A key feature of the exhibition is how it seeks to present African designers who are interested in thinking globally. Having national presence as well as international visibility places them in the same league as those working in heavyweights of London, Paris, Milan or New York. One of the issues of wanting to express this vocality and strong sense of identity is negotiating their wishes with the logistics of curating. Creating a narrative, justifying the length of a loan and agreeing on its presentation with the designer proved just as difficult as deciding where to position lighting.
Consideration of audiences was a key factor from the project’s inception – particularly engaging with African diaspora communities. Will as many visitors travel to Brighton to see the UK’s first major exhibition about African fashion as they would if it were being shown in London? I certainly think they should, as the capital’s art scene is not reflective of what can be found in other cities and towns across the country.
The museum’s collection already had a significant amount of eminent African textiles, forming a clear link with the exhibition. From couture to street style, the pieces on show can connect with anyone and everyone. Not only is it on display till January 2017, but a huge events programme has been organised to engage with visitors and locals alike. Nairobi-based pair, 2ManySiblings, was a definite highlight for those aged 14-25. Their playful and vibrant style is certain to have an influence on those who feel disheartened with their wardrobes and/or Instagram feeds.
Curating African Fashion Histories:
A collecting panel was in force right from the very beginning, so that decision making could be discussed and shared out before any acquisitions were made – especially as their wider project Fashioning Africa, intends on expanding the museum’s collection of African fashion to one that will cover 1960-2000. This will allow the museum to address the evolution of particular styles in relation to the independence of many African countries during the 1960s and Britain’s colonial past with them.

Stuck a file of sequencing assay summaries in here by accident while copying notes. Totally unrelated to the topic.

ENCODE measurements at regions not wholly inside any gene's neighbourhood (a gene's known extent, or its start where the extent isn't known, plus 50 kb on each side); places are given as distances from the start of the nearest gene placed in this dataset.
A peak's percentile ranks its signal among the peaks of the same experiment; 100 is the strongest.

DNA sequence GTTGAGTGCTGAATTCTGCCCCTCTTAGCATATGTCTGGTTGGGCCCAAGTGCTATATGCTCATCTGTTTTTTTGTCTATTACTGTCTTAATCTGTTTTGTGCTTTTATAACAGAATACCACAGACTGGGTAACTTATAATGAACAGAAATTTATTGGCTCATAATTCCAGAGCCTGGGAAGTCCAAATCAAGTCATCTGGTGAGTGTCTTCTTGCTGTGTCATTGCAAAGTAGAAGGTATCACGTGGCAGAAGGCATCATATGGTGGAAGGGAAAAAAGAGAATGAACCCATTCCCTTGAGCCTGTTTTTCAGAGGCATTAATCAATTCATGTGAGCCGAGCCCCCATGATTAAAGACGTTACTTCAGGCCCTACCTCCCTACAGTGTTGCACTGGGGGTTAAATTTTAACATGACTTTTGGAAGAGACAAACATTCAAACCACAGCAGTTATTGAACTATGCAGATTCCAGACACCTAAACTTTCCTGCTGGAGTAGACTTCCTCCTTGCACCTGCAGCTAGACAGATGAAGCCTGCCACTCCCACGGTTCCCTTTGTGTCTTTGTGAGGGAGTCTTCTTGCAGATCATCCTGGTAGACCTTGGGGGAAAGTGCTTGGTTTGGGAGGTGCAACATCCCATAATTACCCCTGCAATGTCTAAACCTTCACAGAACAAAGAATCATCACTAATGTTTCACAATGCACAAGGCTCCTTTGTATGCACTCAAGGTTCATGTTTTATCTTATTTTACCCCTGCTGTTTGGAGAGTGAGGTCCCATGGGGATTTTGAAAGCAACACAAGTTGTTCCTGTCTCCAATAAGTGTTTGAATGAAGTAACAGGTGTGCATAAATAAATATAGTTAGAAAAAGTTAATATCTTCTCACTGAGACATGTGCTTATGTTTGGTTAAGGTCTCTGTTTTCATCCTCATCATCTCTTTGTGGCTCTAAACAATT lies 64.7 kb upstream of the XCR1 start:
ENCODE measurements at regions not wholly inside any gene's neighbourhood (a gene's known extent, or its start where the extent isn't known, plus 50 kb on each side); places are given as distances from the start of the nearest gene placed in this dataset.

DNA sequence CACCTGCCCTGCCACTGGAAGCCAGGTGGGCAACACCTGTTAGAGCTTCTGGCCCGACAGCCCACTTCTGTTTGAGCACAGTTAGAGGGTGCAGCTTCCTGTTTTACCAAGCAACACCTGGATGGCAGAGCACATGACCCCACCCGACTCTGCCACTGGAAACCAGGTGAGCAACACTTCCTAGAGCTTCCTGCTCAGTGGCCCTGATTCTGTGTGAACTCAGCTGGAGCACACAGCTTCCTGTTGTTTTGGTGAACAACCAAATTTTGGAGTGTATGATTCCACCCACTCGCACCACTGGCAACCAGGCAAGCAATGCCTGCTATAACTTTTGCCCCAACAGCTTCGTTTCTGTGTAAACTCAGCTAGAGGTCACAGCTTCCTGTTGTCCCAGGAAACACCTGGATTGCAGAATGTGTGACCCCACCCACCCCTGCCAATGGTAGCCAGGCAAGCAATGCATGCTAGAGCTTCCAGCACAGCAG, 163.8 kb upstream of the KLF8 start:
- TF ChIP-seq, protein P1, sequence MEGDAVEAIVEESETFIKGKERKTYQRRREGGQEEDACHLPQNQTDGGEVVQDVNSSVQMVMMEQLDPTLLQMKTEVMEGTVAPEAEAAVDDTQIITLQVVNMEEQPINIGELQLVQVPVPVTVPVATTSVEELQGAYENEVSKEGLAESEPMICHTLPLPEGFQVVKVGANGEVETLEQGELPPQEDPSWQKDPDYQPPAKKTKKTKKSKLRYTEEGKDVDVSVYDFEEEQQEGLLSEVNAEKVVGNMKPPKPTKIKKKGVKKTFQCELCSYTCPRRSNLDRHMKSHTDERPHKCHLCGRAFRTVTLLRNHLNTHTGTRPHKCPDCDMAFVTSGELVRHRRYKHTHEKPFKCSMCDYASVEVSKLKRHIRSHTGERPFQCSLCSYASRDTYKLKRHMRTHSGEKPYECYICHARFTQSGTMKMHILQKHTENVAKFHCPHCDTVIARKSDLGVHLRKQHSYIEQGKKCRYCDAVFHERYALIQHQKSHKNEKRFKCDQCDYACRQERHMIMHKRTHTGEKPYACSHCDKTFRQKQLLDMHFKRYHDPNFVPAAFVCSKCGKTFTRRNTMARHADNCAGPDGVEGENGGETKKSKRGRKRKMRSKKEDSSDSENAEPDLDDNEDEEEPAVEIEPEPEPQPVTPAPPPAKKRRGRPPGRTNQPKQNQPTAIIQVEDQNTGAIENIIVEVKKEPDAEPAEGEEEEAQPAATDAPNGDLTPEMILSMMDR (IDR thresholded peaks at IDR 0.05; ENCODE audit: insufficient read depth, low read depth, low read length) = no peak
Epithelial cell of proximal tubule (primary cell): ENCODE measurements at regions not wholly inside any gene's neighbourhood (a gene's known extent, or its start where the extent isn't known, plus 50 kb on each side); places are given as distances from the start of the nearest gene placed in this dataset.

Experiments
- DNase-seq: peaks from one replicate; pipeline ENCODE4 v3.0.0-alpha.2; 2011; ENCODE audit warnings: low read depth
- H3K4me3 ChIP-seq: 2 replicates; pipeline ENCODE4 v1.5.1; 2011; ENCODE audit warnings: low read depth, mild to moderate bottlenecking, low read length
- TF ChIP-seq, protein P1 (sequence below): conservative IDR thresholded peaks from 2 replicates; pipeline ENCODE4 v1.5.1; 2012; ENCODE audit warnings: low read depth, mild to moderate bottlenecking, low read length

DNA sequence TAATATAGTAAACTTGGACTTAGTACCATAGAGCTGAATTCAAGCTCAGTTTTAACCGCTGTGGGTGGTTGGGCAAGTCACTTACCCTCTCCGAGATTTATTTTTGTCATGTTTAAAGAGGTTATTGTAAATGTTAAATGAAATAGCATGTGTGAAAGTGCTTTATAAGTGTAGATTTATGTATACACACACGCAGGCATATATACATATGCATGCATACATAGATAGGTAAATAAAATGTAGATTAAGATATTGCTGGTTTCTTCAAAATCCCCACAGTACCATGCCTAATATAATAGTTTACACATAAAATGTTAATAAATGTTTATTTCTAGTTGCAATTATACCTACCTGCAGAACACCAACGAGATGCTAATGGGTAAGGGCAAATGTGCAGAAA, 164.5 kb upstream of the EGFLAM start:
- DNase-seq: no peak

Considering how to source different material objects that could reflect trends in hair, beauty, clothing and accessories was no easy task and being wary of lumping every sartorial item under Pan-Africanism has constantly been at the forefront of their objectives. Particularly when stereotypes of African dress feature head wraps and wax prints, which are aspects of fashion that many current designers don’t use in their work. Awareness of cultural politics and representation does mean that a lot of the displays undoubtedly reflect on much bigger issues. An international conference, Creating African Fashion Histories, will take place in November to “discuss current and past narratives in African fashion”.
Whilst Helen approaches the pieces with a more ethnographic concern, Martin emphasises how they are also presenting a fashion show, which should have just as much entertainment quality as catwalk displays – after all, people are coming to see objects which must be visually enticing. By having the mannequins arranged upon staging, the exhibit not only embodies the dynamism of a real-life fashion show, but it allows visitors to look up at the garments and notice various little details.
Alongside staging, other formats of display have been employed, such as huge columns with information about the cities on each of the four sides, blown-up images to complement the clothing, a screen showing a film (an element that has been paralleled on social media) and a corner which calls to question the debate over wax print.
Music from all four cities has been compiled into a playlist by local music producers, Guy Morley of No-Nation and Ebou Touray of African Night Fever. While this manages to engage with a host of partners (several club nights across Brighton play contemporary African music), it also enriches the experience and shows how multifaceted each city’s cultural scene is.
Being a Digital Ambassador is a brilliant opportunity for young people to get involved with exhibition planning and promotion, and also to learn more about the objects on show and their significance.
Victoria Rodrigues O’Donnell, Digital Ambassador for Fashion Cities Africa exhibition